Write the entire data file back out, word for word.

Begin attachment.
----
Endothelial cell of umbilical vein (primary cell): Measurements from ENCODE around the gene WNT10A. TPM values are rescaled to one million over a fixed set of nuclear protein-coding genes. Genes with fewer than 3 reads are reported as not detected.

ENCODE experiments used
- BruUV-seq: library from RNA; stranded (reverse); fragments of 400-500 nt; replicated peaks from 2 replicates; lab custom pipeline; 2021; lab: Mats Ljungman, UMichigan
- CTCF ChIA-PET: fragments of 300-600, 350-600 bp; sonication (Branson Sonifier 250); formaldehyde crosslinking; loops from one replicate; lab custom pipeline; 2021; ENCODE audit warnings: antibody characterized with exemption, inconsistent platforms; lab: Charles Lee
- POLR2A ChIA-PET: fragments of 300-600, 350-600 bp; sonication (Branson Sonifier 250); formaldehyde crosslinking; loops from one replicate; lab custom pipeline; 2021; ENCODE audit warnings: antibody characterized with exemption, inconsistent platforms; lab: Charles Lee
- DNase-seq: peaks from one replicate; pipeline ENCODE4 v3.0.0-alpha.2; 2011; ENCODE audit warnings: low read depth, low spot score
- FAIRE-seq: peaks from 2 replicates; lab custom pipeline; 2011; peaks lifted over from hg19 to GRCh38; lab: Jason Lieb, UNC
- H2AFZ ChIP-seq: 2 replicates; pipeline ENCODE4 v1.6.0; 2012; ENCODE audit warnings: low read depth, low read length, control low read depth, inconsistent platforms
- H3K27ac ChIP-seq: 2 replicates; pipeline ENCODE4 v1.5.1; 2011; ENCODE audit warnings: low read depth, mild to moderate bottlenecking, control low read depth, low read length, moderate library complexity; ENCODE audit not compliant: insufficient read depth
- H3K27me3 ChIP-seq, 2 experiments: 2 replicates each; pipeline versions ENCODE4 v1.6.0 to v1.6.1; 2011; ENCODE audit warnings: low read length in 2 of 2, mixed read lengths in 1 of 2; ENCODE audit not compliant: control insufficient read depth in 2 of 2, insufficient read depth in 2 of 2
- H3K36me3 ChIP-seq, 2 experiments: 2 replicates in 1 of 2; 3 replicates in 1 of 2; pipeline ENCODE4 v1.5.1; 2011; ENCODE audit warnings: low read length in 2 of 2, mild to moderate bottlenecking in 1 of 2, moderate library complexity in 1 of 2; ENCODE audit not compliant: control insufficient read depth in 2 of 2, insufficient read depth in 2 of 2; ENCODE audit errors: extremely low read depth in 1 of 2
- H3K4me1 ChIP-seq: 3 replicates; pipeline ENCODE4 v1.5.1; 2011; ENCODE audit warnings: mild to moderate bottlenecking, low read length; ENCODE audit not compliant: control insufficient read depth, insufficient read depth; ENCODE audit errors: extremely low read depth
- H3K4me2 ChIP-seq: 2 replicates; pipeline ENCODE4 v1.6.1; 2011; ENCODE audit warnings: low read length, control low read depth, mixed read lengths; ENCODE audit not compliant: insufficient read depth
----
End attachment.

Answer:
Endothelial cell of umbilical vein (primary cell): Measurements from ENCODE around the gene WNT10A. TPM values are rescaled to one million over a fixed set of nuclear protein-coding genes. Genes with fewer than 3 reads are reported as not detected.

ENCODE experiments used
- BruUV-seq: library from RNA; stranded (reverse); fragments of 400-500 nt; replicated peaks from 2 replicates; lab custom pipeline; 2021; lab: Mats Ljungman, UMichigan
- CTCF ChIA-PET: fragments of 300-600, 350-600 bp; sonication (Branson Sonifier 250); formaldehyde crosslinking; loops from one replicate; lab custom pipeline; 2021; ENCODE audit warnings: antibody characterized with exemption, inconsistent platforms; lab: Charles Lee
- POLR2A ChIA-PET: fragments of 300-600, 350-600 bp; sonication (Branson Sonifier 250); formaldehyde crosslinking; loops from one replicate; lab custom pipeline; 2021; ENCODE audit warnings: antibody characterized with exemption, inconsistent platforms; lab: Charles Lee
- DNase-seq: peaks from one replicate; pipeline ENCODE4 v3.0.0-alpha.2; 2011; ENCODE audit warnings: low read depth, low spot score
- FAIRE-seq: peaks from 2 replicates; lab custom pipeline; 2011; peaks lifted over from hg19 to GRCh38; lab: Jason Lieb, UNC
- H2AFZ ChIP-seq: 2 replicates; pipeline ENCODE4 v1.6.0; 2012; ENCODE audit warnings: low read depth, low read length, control low read depth, inconsistent platforms
- H3K27ac ChIP-seq: 2 replicates; pipeline ENCODE4 v1.5.1; 2011; ENCODE audit warnings: low read depth, mild to moderate bottlenecking, control low read depth, low read length, moderate library complexity; ENCODE audit not compliant: insufficient read depth
- H3K27me3 ChIP-seq, 2 experiments: 2 replicates each; pipeline versions ENCODE4 v1.6.0 to v1.6.1; 2011; ENCODE audit warnings: low read length in 2 of 2, mixed read lengths in 1 of 2; ENCODE audit not compliant: control insufficient read depth in 2 of 2, insufficient read depth in 2 of 2
- H3K36me3 ChIP-seq, 2 experiments: 2 replicates in 1 of 2; 3 replicates in 1 of 2; pipeline ENCODE4 v1.5.1; 2011; ENCODE audit warnings: low read length in 2 of 2, mild to moderate bottlenecking in 1 of 2, moderate library complexity in 1 of 2; ENCODE audit not compliant: control insufficient read depth in 2 of 2, insufficient read depth in 2 of 2; ENCODE audit errors: extremely low read depth in 1 of 2
- H3K4me1 ChIP-seq: 3 replicates; pipeline ENCODE4 v1.5.1; 2011; ENCODE audit warnings: mild to moderate bottlenecking, low read length; ENCODE audit not compliant: control insufficient read depth, insufficient read depth; ENCODE audit errors: extremely low read depth
- H3K4me2 ChIP-seq: 2 replicates; pipeline ENCODE4 v1.6.1; 2011; ENCODE audit warnings: low read length, control low read depth, mixed read lengths; ENCODE audit not compliant: insufficient read depth